Our suppliers currently meet all USDA requirements and we don't purchase chicken or beef treated with the non-therapeutic use of antibiotics. We rely on farmers and the veterinarians who support them to determine the best way to raise and treat their animals.

Panera Bread - 'A'

Sara Burnett, director of wellness and food policy at Panera Bread:

More than a decade ago we started serving chicken raised without antibiotics - ahead of the industry. We're glad to see that others have followed and proud to have extended our commitment to all of the chicken, ham, bacon, sausage and roasted turkey on our salads and sandwiches.

Chipotle -- 'A'

Chris Arnold, spokesperson for Chipotle:

We have served meat from animals raised without antibiotics for many years and do more of that than any other restaurant company, so naturally we are pleased to enjoy the highest available grade in this study. While others have made some small steps in a similar direction, the study shows there is more work do be done on this issue within the restaurant industry, and we hope others will follow our lead.

Chick-fil-A -- 'B'

Rob Dugas, vice president, supply chain, at Chick-fil-A:

Chick-fil-A was the first in the quick service restaurant industry to announce a commitment to 'No Antibiotics Ever' in its chicken supply back in 2014. This commitment is the most restrictive in the industry, with no antibiotics (including ionophores) to be administered at all within the chicken's lifespan.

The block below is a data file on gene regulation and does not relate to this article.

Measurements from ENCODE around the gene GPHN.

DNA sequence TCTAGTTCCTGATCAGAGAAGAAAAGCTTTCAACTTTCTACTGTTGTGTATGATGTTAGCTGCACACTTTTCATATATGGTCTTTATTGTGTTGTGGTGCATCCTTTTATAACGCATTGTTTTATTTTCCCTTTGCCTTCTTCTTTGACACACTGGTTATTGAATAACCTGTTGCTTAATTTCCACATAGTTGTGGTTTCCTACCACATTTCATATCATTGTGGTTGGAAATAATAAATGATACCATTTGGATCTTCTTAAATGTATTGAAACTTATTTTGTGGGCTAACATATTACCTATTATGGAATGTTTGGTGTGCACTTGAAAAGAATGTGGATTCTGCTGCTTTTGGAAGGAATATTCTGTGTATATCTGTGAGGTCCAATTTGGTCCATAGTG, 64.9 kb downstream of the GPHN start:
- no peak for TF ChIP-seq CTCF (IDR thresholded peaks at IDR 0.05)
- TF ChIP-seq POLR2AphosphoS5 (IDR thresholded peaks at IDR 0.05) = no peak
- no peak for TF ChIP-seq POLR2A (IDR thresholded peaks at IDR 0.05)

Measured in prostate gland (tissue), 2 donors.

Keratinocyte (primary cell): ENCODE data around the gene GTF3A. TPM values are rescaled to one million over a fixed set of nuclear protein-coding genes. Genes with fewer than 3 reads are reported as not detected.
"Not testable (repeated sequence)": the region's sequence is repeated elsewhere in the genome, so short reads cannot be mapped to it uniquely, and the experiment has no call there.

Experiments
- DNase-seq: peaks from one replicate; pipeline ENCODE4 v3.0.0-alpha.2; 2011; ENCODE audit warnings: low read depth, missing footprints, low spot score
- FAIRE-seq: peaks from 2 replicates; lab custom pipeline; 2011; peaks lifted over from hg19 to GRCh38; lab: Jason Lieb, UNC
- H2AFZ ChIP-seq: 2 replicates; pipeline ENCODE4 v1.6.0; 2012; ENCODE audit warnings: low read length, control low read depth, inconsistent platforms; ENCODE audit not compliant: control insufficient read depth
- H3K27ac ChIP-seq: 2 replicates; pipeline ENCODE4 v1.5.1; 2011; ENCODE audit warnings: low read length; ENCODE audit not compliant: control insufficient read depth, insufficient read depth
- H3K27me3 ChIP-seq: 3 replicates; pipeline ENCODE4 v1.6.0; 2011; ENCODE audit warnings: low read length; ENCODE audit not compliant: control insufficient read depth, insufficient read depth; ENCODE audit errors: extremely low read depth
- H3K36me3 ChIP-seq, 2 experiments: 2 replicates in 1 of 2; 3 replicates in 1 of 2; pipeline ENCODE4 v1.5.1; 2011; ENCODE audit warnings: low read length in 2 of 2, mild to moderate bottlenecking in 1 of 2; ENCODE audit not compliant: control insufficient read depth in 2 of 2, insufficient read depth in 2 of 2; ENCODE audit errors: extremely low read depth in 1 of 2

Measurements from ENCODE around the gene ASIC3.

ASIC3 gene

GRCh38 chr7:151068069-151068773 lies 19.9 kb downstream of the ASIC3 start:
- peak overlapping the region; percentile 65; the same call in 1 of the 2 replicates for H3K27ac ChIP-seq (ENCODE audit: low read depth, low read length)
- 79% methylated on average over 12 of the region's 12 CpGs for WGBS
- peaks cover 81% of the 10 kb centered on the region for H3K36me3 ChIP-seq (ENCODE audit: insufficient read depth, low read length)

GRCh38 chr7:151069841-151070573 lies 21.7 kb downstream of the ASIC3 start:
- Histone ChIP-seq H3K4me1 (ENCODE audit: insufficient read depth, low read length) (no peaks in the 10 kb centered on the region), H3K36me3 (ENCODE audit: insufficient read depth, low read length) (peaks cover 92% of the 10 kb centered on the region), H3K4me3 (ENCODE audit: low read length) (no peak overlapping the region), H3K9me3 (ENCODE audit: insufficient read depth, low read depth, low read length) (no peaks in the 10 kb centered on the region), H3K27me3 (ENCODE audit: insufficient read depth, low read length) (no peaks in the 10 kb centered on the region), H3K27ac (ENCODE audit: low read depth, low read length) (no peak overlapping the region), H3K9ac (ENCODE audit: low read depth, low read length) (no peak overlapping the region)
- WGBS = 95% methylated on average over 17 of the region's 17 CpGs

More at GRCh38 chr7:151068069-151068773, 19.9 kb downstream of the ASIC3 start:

Because chicken makes up 99% of our menu, Chick-fil-A is prioritising completely eliminating any antibiotic use in the poultry supply first. Because of this stringent requirement and our desire to have third-party verification of our supplier's processes, the switch will take some time.

We are happy to report that -- in addition to continuing to serve chicken that has always been 100% pure breast meat with no fillers, additives, hormones or steroids -- we have converted more than 20% of our poultry supply to our 'No Antibiotics Ever' standard and are on track to be fully transitioned by 2019. We also are committed to transparency throughout the process and are posting regular updates on our web site (, with another update scheduled for this fall.

Starbucks -- 'F'

Emily, Starbucks Media Relations Team:

In 2009, Starbucks established a buying preference in North America to use industry best practices for animal husbandry and processing for dairy, egg, and meat production. Last year, in consultation with key stakeholders, we expanded our animal welfare policy to include a focus on supporting responsible use of antibiotics to support animal health. Even though we purchase a limited amount of meat we are working with our suppliers to address concerns about antibiotic use and are looking to collaborate with others across our industry and in the NGO community to promote best practices on this issue. Learn more about Starbucks animal welfare policies here.

This full statement is also posted on our Newsroom here.

Dunkin' Doughnuts - 'F'

From a company representing the Dunkin' Doughnuts brand:

Dunkin' Brands is committed to the humane treatment of animals, and we believe in the transparency of our animal welfare practices. Our animal welfare policy prohibits suppliers from using antibiotics in healthy animals. Dunkin' Doughnuts has stringent food quality standards for all of our products that meet all requirements of the FDA and USDA complying with all laws, ordinances and regulations.

Keep checking back for more responses from fast food companies called out in the report. We'll be updating this story as we receive them.